DOWNTOWN IRISH CLUB WALKING–AND SCOOTER–PARADE
The Central Business District was empty as I passed through, but people were already crowded along Canal Street watching the beginning of the walking parade as I arrived. Unlike most elaborate float parades, this one was led by old men dressed in Irish garb driving dune buggies–very odd. Behind them, revelers mostly walked and there were large gaps in the procession typically not seen in motorized parades. The straggling may have been caused by the fact that stops at local bars were listed along the official parade route. Now that’s Irish!
I walked over to Decatur where the unbroken chain of onlookers were calling out with outstretched hands for green and white beads. Many of the walkers wore tuxedos, a trend I’d encountered in the Irish Channel but have yet to figure out, while others eschewed formal wear for costumes, most notably a pope in green and white and a flock of gaudily flamboyant girls with colorful fake hair and neon braziers.
A few floats passed by, but most of the procession chose to walk. Or, as in the case of one older gentleman, drive the route on their scooter. This Irishman wasn’t going to be denied!
As expected, most people I met lining the streets of the French Quarter were from out-of-town. There seemed to be an inordinate number of people from Texas and Minnesota, although I did meets strays from all over such one Michigan native who was proudly showing off her big, um, beads.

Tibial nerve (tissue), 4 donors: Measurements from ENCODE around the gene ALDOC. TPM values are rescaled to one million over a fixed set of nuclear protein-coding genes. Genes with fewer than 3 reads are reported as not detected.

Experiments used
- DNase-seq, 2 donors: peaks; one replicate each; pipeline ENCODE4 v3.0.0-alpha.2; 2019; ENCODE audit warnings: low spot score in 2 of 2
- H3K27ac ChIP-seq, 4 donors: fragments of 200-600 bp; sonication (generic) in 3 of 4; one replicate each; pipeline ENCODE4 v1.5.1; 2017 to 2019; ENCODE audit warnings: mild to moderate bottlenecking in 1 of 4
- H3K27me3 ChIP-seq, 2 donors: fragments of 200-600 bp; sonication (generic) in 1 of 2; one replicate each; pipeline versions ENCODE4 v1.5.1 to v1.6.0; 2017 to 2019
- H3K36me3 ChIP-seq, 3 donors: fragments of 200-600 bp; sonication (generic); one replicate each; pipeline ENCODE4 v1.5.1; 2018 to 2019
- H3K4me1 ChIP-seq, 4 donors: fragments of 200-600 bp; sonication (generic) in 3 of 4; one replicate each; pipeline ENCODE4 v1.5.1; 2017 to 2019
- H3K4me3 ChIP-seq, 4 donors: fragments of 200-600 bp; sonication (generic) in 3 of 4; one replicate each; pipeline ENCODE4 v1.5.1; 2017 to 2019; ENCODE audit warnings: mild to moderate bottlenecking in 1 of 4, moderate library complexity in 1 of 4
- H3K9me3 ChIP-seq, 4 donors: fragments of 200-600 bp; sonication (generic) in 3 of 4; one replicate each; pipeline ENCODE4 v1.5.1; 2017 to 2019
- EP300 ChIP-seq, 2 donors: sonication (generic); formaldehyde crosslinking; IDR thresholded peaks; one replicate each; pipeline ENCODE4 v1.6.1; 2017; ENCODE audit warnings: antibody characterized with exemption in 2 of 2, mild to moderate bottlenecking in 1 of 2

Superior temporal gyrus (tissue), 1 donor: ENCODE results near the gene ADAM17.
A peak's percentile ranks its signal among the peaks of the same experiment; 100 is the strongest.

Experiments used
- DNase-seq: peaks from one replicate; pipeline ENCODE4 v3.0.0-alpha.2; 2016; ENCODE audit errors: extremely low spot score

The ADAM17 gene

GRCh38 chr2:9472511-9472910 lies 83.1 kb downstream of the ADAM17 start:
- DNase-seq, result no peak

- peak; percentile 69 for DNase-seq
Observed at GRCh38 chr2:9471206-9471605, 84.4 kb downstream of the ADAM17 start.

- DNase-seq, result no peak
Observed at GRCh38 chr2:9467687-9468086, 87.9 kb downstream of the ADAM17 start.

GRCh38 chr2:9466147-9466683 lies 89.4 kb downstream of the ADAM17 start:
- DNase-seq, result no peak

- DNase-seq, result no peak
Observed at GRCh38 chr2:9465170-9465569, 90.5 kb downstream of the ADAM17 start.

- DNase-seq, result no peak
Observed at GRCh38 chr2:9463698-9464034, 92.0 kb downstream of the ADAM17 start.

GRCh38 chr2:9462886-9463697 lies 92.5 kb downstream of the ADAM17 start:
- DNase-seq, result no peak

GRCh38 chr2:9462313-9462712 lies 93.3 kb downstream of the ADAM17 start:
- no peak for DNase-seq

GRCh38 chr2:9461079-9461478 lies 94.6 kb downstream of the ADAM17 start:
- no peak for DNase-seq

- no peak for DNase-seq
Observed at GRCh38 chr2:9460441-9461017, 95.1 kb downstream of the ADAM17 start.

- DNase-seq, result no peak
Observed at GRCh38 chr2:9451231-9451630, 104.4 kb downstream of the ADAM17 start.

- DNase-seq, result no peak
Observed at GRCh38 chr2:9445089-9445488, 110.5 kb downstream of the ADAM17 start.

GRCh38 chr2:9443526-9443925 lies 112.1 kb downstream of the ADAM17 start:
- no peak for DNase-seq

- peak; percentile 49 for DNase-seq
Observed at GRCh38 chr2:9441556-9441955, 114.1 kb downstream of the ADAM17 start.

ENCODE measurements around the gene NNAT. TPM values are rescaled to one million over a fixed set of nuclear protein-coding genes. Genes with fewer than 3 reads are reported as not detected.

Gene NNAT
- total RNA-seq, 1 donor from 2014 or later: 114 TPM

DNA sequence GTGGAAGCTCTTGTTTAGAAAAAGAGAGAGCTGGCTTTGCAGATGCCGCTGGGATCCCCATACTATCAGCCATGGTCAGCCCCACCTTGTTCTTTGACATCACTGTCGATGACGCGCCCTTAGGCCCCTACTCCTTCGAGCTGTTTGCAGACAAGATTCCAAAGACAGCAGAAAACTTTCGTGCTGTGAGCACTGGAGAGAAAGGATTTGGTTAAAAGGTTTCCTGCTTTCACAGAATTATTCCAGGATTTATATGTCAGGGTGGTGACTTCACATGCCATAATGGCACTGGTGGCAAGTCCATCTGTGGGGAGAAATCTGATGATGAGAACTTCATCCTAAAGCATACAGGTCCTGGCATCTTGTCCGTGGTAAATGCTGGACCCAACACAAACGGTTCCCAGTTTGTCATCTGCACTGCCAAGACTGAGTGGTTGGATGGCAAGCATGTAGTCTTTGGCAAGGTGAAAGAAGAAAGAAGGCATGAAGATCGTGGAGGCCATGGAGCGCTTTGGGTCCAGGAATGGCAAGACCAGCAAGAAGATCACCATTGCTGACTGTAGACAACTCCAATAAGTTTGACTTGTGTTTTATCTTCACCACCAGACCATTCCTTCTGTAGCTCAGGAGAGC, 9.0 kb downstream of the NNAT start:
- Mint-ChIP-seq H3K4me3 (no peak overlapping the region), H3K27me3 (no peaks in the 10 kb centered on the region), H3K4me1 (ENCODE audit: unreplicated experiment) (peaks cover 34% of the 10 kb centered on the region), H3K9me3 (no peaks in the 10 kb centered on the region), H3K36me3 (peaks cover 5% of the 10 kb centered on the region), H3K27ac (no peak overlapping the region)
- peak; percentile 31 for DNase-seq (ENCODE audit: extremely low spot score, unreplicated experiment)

The crowd was having fun, but was a bit more muted than at Mardi Gras. The participants, however, were posing humorously for pictures, strutting flamboyantly, and stopping to chat with spectators–seemingly having more fun than their fans–and I figured this wouldn’t be a bad way to spend next St. Patrick’s Day if I could find a way.
BEATLES BABE ON BASS
A few Irish pubs also inhabit the Quarter, but when I peeked inside it appeared most of the crowd was in the streets. Kerry Irish Pub is perhaps the most authentic Celt in the Quarter and when I stepped inside there was a band with an attractive female bass player covering a Beatles tune. This was enough to hold my attention for a few minutes, but the crowd was thin and the band playing classic rock rather than Irish music in an Irish pub on the most Irish of holidays so I quickly moved on; besides, the girl never smiled. If you can’t relax playing Beatles songs on St. Patrick’s Day dressed like an Irish bar wench, then when exactly do you let your hair down?!
IS THAT ELVEN FURNITURE OR ARE YOU SITTING ON A LIGHT BULB?
I wandered on down Decatur but the parade ended before I reached Esplanade on the far end. It was dark and I wandered over to Frenchman Street to check out the music. Walking onto Frenchman Street at night is always welcome sight with its soft and hazy glow in contrast to the the glaring neon of Bourbon. Beside Apple Barrel I noticed an alley that was decorated with dangling overhead lights to illuminate an impromptu local arts market. Had this artists alley recently sprung up or had I always missed it? I took a quick detour to peruse the tables displaying jewelry, paintings, and small sculptures. Although nothing caught my fancy, it was lovely just to wander around.
Near the back a glowing, translucent sofa and love-seat caught my attention. It added an air of elven magic to an already mystically lit night and I spent a few minutes chatting with a writer from Alabama who had just moved here from L.A. He was resting on the glowing furniture with his girlfriend, and after we opined on the endless stream of creativity flowing from this town in new and surprising forms, I asked them to pose for a picture and then wandered on to the Spotted Cat to see who was playing.
MODERN RETRO & MANLY BEER